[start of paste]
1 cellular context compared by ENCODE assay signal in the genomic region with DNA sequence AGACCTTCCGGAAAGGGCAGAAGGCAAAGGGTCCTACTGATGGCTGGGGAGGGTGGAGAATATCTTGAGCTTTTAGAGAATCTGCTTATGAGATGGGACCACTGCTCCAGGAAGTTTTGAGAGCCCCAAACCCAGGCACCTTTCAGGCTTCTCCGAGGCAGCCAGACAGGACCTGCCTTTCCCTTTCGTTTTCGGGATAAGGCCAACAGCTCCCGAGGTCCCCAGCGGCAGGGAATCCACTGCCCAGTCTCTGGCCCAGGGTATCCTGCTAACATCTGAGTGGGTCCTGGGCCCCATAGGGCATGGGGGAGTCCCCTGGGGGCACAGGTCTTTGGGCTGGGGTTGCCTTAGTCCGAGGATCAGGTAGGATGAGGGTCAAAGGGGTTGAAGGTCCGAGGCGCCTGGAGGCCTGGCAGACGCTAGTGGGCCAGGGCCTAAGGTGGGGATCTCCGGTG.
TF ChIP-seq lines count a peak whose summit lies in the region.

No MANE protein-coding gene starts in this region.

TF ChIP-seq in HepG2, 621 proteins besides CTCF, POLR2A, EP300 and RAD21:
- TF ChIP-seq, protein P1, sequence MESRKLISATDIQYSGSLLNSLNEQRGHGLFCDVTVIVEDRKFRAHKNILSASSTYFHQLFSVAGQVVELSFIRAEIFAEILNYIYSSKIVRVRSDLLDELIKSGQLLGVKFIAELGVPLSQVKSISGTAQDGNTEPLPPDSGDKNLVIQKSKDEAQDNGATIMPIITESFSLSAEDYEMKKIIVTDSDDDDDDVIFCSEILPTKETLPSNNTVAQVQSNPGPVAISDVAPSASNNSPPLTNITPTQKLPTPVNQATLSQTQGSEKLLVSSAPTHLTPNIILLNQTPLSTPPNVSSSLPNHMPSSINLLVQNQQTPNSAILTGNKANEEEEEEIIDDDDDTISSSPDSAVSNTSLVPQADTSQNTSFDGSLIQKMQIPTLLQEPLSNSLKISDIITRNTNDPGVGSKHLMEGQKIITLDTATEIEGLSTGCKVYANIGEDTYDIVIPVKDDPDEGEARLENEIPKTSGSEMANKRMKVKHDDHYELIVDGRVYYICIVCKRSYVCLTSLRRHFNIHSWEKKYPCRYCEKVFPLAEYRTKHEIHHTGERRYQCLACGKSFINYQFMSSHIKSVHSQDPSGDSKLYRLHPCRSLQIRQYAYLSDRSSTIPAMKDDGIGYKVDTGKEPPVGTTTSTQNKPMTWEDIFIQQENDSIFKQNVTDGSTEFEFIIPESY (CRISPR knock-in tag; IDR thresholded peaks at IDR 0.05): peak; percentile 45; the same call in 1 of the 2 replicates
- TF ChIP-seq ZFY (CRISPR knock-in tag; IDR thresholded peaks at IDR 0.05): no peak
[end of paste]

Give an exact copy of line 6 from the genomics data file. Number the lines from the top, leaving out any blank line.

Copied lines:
- TF ChIP-seq ZFY (CRISPR knock-in tag; IDR thresholded peaks at IDR 0.05): no peak